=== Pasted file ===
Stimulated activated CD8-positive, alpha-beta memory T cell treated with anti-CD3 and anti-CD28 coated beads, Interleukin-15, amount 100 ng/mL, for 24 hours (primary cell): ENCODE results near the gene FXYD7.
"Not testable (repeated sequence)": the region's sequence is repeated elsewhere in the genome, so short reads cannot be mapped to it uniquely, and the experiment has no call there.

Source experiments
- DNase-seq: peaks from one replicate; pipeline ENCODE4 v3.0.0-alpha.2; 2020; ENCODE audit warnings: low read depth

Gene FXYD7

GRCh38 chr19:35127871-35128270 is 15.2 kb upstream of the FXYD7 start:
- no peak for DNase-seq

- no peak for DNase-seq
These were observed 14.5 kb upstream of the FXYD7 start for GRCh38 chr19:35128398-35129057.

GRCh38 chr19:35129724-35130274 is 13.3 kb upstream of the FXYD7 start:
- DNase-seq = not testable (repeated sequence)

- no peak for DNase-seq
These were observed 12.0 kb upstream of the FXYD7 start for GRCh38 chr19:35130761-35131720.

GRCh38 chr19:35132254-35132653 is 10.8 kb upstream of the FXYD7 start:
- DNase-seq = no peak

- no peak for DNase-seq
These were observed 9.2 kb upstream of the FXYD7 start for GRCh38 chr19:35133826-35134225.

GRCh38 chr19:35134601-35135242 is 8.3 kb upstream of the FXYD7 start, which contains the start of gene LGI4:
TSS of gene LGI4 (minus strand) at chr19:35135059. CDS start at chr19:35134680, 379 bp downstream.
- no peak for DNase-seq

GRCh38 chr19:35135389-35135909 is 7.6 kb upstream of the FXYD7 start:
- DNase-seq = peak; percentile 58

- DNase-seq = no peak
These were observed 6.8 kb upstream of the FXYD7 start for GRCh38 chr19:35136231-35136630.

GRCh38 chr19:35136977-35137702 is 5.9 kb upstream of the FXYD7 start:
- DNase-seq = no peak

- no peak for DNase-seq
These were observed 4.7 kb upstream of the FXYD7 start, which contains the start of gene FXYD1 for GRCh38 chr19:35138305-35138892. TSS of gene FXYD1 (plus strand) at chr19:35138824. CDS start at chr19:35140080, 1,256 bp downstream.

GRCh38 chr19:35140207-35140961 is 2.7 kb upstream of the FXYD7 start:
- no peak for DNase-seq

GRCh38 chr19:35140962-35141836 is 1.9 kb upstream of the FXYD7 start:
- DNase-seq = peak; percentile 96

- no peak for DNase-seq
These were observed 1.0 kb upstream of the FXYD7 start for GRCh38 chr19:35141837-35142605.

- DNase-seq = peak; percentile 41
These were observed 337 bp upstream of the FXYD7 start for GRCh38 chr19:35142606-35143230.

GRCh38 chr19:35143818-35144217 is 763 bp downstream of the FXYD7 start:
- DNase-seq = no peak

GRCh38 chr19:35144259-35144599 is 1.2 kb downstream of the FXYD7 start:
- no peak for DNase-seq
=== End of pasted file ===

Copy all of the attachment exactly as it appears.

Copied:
Stimulated activated CD8-positive, alpha-beta memory T cell treated with anti-CD3 and anti-CD28 coated beads, Interleukin-15, amount 100 ng/mL, for 24 hours (primary cell): ENCODE results near the gene FXYD7.
"Not testable (repeated sequence)": the region's sequence is repeated elsewhere in the genome, so short reads cannot be mapped to it uniquely, and the experiment has no call there.

Source experiments
- DNase-seq: peaks from one replicate; pipeline ENCODE4 v3.0.0-alpha.2; 2020; ENCODE audit warnings: low read depth

Gene FXYD7

GRCh38 chr19:35127871-35128270 is 15.2 kb upstream of the FXYD7 start:
- no peak for DNase-seq

- no peak for DNase-seq
These were observed 14.5 kb upstream of the FXYD7 start for GRCh38 chr19:35128398-35129057.

GRCh38 chr19:35129724-35130274 is 13.3 kb upstream of the FXYD7 start:
- DNase-seq = not testable (repeated sequence)

- no peak for DNase-seq
These were observed 12.0 kb upstream of the FXYD7 start for GRCh38 chr19:35130761-35131720.

GRCh38 chr19:35132254-35132653 is 10.8 kb upstream of the FXYD7 start:
- DNase-seq = no peak

- no peak for DNase-seq
These were observed 9.2 kb upstream of the FXYD7 start for GRCh38 chr19:35133826-35134225.

GRCh38 chr19:35134601-35135242 is 8.3 kb upstream of the FXYD7 start, which contains the start of gene LGI4:
TSS of gene LGI4 (minus strand) at chr19:35135059. CDS start at chr19:35134680, 379 bp downstream.
- no peak for DNase-seq

GRCh38 chr19:35135389-35135909 is 7.6 kb upstream of the FXYD7 start:
- DNase-seq = peak; percentile 58

- DNase-seq = no peak
These were observed 6.8 kb upstream of the FXYD7 start for GRCh38 chr19:35136231-35136630.

GRCh38 chr19:35136977-35137702 is 5.9 kb upstream of the FXYD7 start:
- DNase-seq = no peak

- no peak for DNase-seq
These were observed 4.7 kb upstream of the FXYD7 start, which contains the start of gene FXYD1 for GRCh38 chr19:35138305-35138892. TSS of gene FXYD1 (plus strand) at chr19:35138824. CDS start at chr19:35140080, 1,256 bp downstream.

GRCh38 chr19:35140207-35140961 is 2.7 kb upstream of the FXYD7 start:
- no peak for DNase-seq

GRCh38 chr19:35140962-35141836 is 1.9 kb upstream of the FXYD7 start:
- DNase-seq = peak; percentile 96

- no peak for DNase-seq
These were observed 1.0 kb upstream of the FXYD7 start for GRCh38 chr19:35141837-35142605.

- DNase-seq = peak; percentile 41
These were observed 337 bp upstream of the FXYD7 start for GRCh38 chr19:35142606-35143230.

GRCh38 chr19:35143818-35144217 is 763 bp downstream of the FXYD7 start:
- DNase-seq = no peak

GRCh38 chr19:35144259-35144599 is 1.2 kb downstream of the FXYD7 start:
- no peak for DNase-seq